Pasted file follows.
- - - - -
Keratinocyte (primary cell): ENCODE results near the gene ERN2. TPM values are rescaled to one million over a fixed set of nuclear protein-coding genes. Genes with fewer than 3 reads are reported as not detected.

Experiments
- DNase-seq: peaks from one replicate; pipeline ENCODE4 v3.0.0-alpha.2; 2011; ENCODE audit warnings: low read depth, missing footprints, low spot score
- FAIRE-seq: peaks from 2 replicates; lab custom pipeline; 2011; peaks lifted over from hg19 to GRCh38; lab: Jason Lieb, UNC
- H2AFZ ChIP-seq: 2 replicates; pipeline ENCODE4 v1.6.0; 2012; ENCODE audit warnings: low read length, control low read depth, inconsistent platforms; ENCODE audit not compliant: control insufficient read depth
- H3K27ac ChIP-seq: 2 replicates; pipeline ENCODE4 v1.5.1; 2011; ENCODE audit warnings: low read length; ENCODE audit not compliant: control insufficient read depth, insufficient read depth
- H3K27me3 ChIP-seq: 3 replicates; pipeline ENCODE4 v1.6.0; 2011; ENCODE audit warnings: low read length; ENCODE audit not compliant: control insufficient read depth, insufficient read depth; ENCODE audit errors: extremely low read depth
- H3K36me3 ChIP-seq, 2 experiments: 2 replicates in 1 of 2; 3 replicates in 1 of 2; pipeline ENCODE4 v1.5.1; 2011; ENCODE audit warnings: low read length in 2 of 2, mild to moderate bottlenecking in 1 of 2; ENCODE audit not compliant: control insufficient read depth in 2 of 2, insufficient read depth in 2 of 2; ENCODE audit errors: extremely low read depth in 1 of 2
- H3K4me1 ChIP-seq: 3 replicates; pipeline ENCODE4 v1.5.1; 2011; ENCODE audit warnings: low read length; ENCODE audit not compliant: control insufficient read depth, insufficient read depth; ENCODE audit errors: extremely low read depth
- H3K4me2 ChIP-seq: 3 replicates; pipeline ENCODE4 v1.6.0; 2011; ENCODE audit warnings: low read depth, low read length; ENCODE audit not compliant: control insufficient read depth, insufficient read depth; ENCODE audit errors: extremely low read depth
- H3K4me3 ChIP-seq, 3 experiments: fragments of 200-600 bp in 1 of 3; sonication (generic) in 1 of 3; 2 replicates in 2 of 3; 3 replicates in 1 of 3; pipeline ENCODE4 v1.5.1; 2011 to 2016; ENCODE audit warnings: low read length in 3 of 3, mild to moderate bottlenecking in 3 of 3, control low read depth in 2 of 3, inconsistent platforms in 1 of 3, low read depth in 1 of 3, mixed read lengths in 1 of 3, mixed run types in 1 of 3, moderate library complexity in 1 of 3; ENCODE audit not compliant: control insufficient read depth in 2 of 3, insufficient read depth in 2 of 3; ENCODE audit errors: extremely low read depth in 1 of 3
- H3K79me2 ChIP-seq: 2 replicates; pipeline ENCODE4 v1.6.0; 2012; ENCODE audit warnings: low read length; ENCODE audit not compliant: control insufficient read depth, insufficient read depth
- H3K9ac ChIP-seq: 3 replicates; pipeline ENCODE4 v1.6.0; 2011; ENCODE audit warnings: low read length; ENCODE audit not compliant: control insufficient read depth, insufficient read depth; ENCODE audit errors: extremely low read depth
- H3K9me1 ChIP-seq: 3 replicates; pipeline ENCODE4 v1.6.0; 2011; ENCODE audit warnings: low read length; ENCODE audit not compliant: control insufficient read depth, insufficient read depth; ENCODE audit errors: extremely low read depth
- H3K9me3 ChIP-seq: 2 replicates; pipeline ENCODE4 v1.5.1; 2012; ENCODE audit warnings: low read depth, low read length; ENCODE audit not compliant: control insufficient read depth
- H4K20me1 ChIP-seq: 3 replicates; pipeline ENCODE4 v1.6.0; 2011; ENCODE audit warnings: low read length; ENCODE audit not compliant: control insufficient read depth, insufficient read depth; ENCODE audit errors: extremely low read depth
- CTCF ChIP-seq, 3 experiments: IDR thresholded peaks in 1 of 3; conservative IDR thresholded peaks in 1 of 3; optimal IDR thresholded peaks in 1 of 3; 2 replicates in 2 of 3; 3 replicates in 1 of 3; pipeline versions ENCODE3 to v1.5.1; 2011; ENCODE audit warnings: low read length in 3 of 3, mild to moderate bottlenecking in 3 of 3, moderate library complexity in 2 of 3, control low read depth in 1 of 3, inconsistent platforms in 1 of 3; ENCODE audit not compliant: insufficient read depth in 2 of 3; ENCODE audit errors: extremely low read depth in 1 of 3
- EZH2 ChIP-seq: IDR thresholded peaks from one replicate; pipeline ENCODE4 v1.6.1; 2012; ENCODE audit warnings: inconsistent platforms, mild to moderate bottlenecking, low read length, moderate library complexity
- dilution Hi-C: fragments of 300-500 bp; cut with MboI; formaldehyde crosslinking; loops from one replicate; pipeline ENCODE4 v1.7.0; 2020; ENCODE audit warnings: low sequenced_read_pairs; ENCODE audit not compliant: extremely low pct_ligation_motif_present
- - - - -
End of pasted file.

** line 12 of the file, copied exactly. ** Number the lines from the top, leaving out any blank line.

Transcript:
- H3K79me2 ChIP-seq: 2 replicates; pipeline ENCODE4 v1.6.0; 2012; ENCODE audit warnings: low read length; ENCODE audit not compliant: control insufficient read depth, insufficient read depth